It made me shiver. And I about made up my mind to pray; and see if I couldn’t try to quit being the kind of a boy I was, and be better. So I kneeled down. But the words wouldn’t come. Why wouldn’t they? It warn’t no use to try and hide it from Him. Nor from me, neither. I knowed very well why they wouldn’t come. It was because my heart warn’t right; it was because I warn’t square; it was because I was playing double. I was letting on to give up sin, but away inside of me I was holding on to the biggest one of all. I was trying to make my mouth say I would do the right thing and the clean thing, and go and write to that nigger’s owner and tell where he was; but deep down in me I knowed it was a lie-and He knowed it. You can’t pray a lie- I found that out.
So I was full of trouble, full as I could be; and didn’t know what to do. At last I had an idea; and I says, I’ll go and write the letter- and then see if I can pray. Why, it was astonishing, the way I felt as light as a feather, right straight off, and my troubles all gone. So I got a piece of paper and a pencil, all glad and excited, and set down and wrote:
Miss Watson your runaway nigger Jim is down here two mile below Pikesville and Mr. Phelps has got him and he will give him up for the reward if you send. HUCK FINN
I felt good and all washed clean of sin for the first time I had ever felt so in my life, and I knowed I could pray now. But I didn’t do it straight off, but laid the paper down and set there thinking- thinking how good it was all this happened so, and how near I come to being lost and going to hell. And went on thinking. And got to thinking over our trip down the river; and I see Jim before me, all the time; in the day, and in the night-time, sometimes moonlight, sometimes storms, and we a floating along, talking, and singing, and laughing. But somehow I couldn’t seem to strike no places to harden me against him, but only the other kind. I’d see him standing my watch on top of his’n, stead of calling me, so I could go on sleeping; and see him how glad he was when I come back out of the fog; and when I come to him agin in the swamp, up there where the feud was; and such-like times; and would always call me honey, and pet me, and do everything he could think of for me, and how good he always was; and at last I struck the time I saved him by telling the men we had smallpox aboard, and he was so grateful, and said I was the best friend old Jim ever had in the world, and the only one he’s got now; and then I happened to look around, and see that paper.
It was a close place. I took it up, and held it in my hand. I was a trembling, because I’d got to decide, forever, betwixt two things, and I knowed it. I studied a minute, sort of holding my breath, and then says to myself:
“All right, then, I’ll go to hell”- and tore it up.
It was awful thoughts, and awful words, but they was said. And I let them stay said; and never thought no more about reforming. I shoved the whole thing out of my head; and said I would take up wickedness again, which was in my line, being brung up to it, and the other warn’t. And for a starter, I would go to work and steal Jim out of slavery again; and if I could think up anything worse, I would do that, too; because as long as I was in, and in for good, I might as well go the whole hog.”
Huckleberry Finn – Mark Twain
Need we say more?
The ancient Greeks understood these things, conceiving justice and virtue as “just-so” qualities, aspects of harmony, the participation in an orderly and beautiful universe. Their moral-aesthetic sensibility, one could call it good taste, is virtually self-evident from the surviving literature, sculpture and architecture. The point here is not to trivialize ethics, but to deepen the idea of aesthetic taste.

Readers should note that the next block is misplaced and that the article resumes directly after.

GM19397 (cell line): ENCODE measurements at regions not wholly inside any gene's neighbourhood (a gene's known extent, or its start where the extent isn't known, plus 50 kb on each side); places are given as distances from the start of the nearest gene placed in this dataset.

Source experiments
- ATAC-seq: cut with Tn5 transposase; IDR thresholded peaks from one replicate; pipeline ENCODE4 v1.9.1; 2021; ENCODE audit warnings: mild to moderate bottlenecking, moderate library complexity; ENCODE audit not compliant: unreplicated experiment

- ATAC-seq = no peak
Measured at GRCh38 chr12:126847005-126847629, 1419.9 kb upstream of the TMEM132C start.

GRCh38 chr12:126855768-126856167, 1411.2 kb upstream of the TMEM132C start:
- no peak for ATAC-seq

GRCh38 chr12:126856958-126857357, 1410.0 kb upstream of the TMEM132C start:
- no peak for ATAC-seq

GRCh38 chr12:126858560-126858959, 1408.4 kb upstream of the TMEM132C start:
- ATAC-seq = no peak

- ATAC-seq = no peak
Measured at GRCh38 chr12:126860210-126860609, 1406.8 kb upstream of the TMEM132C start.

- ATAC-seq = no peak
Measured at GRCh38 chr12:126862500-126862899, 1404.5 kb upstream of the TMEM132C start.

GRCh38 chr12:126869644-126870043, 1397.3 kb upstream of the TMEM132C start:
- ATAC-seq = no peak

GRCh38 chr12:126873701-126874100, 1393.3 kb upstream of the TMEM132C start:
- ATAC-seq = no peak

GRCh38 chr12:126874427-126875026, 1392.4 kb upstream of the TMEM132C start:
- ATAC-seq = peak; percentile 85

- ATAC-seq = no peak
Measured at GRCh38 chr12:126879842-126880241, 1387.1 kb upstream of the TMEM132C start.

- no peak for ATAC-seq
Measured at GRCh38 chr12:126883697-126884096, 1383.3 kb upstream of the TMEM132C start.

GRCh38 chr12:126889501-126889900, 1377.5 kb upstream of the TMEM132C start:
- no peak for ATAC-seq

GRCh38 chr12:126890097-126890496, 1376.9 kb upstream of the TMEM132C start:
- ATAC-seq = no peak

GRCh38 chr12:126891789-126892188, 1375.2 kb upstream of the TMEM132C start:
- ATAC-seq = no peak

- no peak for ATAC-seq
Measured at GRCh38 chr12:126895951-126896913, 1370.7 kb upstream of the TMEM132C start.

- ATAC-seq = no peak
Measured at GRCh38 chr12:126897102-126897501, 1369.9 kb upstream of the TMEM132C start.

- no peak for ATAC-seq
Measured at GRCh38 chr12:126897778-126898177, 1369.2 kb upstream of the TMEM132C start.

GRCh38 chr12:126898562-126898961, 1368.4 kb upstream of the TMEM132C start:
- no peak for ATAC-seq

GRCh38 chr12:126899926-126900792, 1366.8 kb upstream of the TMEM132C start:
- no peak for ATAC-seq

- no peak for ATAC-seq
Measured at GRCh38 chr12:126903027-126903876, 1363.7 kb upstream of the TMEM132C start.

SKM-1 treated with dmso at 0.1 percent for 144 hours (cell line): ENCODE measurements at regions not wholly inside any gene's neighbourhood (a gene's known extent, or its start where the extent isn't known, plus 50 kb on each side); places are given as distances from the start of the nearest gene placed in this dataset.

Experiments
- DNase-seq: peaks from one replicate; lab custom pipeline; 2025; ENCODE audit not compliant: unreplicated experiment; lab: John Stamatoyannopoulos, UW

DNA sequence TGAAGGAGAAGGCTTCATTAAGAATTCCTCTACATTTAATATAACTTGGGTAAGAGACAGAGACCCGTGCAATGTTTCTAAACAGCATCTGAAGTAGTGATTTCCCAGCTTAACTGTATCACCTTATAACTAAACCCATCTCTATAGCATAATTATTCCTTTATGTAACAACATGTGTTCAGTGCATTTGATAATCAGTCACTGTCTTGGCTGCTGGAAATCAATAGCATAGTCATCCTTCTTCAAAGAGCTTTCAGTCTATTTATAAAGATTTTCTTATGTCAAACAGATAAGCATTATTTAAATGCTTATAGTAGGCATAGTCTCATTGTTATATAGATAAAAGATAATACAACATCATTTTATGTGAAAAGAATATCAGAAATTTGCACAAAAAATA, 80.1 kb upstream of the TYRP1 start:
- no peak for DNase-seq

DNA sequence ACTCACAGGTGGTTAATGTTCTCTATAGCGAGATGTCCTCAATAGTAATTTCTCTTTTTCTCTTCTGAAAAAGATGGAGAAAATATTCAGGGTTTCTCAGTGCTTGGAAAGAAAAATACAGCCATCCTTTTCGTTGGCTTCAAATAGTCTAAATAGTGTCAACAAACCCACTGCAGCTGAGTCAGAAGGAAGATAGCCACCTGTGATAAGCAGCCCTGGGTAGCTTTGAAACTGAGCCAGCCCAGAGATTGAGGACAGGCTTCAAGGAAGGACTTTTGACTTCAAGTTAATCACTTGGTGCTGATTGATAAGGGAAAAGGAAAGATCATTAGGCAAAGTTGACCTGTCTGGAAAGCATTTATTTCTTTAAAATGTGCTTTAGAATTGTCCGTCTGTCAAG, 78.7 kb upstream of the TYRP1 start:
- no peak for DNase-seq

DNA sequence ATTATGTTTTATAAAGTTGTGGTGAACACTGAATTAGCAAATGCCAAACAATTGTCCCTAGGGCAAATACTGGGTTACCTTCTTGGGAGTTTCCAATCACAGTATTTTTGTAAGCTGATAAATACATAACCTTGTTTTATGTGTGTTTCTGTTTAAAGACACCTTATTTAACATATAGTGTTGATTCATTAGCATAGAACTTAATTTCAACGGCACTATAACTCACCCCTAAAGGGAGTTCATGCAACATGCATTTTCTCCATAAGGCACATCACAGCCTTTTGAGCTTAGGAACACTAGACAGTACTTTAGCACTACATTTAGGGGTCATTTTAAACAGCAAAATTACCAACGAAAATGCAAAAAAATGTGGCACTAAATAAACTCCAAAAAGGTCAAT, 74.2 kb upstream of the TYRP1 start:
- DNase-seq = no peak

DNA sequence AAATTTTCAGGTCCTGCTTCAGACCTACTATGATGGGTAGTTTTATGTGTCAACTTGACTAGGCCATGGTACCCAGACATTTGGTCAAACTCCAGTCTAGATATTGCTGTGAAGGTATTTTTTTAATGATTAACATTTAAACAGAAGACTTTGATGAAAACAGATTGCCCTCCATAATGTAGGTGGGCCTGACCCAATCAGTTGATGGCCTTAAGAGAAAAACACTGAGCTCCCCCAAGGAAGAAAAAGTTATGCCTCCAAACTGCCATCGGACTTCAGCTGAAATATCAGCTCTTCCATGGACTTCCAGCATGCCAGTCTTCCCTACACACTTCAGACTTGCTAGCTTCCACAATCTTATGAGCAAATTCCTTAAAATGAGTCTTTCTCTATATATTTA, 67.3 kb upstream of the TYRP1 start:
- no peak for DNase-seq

Theater at Epidaurus
Temple at Agrigento, Italy
The purely willful person has no taste, only the desire to dominate (Hitler, Stalin, Mao, Dick Cheney). We will see this later when we look at the art and architecture of evil. The willful are the sponsors of bad taste, (like the kitsch of totalitarianism). Unthinking persons of trivial and insincere feeling, of aggressive or servile will, are the prime sources of the ugliness and immorality of postmodern anti-culture. For this to make sense, one must understand the idea of moral-aesthetic forces as we have described them: of the intimate relationship between beauty and morality, as well as the relationship between evil and the kind of ugliness we have described in earlier posts.
The person of ordinary, subjective sentiment can be coerced by feelings of tact, being nice, conforming in order to be comfortable. They can be rule-bound due to uneasiness or outright fear of breaking the dominant moral code, of being hurt or rejected by the others . There are spontaneous moral-aesthetic geniuses but they are rare and rarely recognized. Most people appear to be born with a degree of moral consciousness, especially for reciprocity and ordinary fairness, but this must be built upon if it is to have any real ethical power, and in the post-modern world there is little opportunity for this development and much to discourage it.
Look at these two paintings.
Thomas Moore by Holbein
Thomas Cromwell by Holbein
Both are by Hans Holbein the Younger and depict Thomas More ( in whose household Holbein lived for a time) and Thomas Cromwell, one of More’s judicial murderers. Holbein has profoundly evoked a moral-aesthetic quality in each case.
John Dryden sublimely depicted this relationship of knowledge, feeling and will in the first stanza of his “Song for St. Cecilia’s Day”:
‘FROM harmony, from heavenly harmony,
This universal frame began:
When nature underneath a heap
Of jarring atoms lay,
And could not heave her head,
The tuneful voice was heard from high,
‘Arise, ye more than dead!’
Then cold, and hot, and moist, and dry,
In order to their stations leap,
And Music’s power obey.
From harmony, from heavenly harmony,
This universal frame began:
From harmony to harmony
Through all the compass of the notes it ran,
The diapason closing full in Man.’
Saint Cecilia Guido Reni